Here are this week's cyber updates:
(1) A new phishing campaign, targeting Google Chrome's users, has been recently discovered.The campaign encourages users to download a fake font, which in turn installs more than an innocent font, but rather a malware. Hackers have hacked into legitimate websites (for example by using the WordPress content injection vulnerability that was reported three weeks ago) in order to cause websites to display non-readable characters. The attackers then "offers" the user the ability to view the website's content by updating their "Chrome font package".
Once installed, the victim's machine is compromised. What interesting to note about the attack is that the font message looks legitimate (same UI as Chrome itself).
The following mistakes are done by this sophisticated attack:
1. The dialog window shows hard coded version of Chrome (version 53, instead of the currently installed version).
2. The image encourages users to download Chrome_font.exe, when in fact the downloaded file is Chrome Font v7.5.1.exe
Having said that, such mistakes can easily be fixed. Thus, users are requested not to install new fonts in case a website requests them to do so.
Here are all the details:https://neosmart.net/blog/2017/beware-of-this-new-chrome-font-wasnt-found-hack/
(2) Linux Kernel was found to be vulnerable to yet another decade old privilege escalation exploit (CVE-2017-6074).
While the Dirty Cow exploit (dated back from 2007) was only discovered less than half a year ago, security researcher Andrey Konovalod has managed to discover an older exploit in Linux kernel (dated as far as 2005).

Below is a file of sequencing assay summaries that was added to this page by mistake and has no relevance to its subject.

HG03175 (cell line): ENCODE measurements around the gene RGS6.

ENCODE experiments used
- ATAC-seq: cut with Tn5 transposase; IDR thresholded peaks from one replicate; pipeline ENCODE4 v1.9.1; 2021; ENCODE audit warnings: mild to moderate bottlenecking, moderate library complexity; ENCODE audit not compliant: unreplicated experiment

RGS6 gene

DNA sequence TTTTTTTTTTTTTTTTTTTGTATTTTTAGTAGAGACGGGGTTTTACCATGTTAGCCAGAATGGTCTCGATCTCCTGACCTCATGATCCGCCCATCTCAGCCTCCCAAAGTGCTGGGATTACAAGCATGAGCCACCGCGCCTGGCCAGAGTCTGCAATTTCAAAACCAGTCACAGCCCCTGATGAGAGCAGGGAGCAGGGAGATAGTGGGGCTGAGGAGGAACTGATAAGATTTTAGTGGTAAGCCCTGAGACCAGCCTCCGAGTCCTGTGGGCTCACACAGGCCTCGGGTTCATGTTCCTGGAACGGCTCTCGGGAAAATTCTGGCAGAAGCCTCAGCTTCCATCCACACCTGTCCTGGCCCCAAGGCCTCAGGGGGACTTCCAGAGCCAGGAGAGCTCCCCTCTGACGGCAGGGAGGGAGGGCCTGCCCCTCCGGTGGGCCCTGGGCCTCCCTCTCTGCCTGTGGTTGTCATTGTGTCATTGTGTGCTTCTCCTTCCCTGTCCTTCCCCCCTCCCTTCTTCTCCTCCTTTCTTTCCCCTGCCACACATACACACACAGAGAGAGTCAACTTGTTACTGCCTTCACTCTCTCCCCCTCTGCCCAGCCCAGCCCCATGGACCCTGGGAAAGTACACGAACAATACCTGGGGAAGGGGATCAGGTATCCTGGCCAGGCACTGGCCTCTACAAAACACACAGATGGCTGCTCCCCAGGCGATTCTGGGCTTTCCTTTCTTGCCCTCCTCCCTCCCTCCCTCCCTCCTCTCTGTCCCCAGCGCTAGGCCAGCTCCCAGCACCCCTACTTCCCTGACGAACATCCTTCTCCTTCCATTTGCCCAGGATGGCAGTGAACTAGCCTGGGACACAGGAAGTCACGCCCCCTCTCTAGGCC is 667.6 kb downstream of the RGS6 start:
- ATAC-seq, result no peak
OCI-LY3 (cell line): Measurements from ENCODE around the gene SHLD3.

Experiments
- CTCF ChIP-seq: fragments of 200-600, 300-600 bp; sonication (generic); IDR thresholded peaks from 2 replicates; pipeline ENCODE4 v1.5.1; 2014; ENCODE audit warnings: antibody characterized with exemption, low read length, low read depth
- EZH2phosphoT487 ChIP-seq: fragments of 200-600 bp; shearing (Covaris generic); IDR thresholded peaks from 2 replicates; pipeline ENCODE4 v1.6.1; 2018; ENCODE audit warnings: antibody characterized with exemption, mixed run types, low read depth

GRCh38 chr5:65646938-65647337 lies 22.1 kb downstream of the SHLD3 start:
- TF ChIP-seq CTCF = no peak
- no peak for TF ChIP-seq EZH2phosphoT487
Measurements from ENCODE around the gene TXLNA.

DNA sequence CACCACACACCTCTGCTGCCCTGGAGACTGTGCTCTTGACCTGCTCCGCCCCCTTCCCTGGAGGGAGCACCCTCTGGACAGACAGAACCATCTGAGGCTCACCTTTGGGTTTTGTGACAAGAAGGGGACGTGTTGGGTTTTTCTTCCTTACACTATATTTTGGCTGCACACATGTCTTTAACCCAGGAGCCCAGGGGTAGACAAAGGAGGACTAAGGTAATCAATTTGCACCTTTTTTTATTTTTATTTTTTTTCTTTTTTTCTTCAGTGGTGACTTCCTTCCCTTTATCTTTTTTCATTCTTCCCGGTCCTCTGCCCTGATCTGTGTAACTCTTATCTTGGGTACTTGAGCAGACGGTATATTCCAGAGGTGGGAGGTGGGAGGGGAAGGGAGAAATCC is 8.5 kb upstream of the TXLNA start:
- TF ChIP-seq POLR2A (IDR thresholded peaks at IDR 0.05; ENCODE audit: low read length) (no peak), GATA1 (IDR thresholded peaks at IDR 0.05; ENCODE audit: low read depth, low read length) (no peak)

In particular, this vulnerability exploits a use-after-free in the DCCP protocol, which can allow an attacker to alter's the kernel memory.
Organizations are advised to update their kernel as soon as possible.
Here are all the details:
(3) A buffer overflow vulnerably in Cloudflare's edge servers was reported, allowing users to view sensitive information such as the authentication tokens (when stored in the server's memory). This vulnerability has resulted by a bad implementation of a Ragel script used for HTTP rewriting, causing the server to return more data than intended.
The data was already cached by search engines, therefore causing Cloudflare to wait for several days before publishing the details of this vulnerability.
While the leaked memory can contain private information, the SSL private key could not have been compromised by this bug.
Here are all the details:
Stay tuned for more updates,
Head of Offensive Security & Response Unit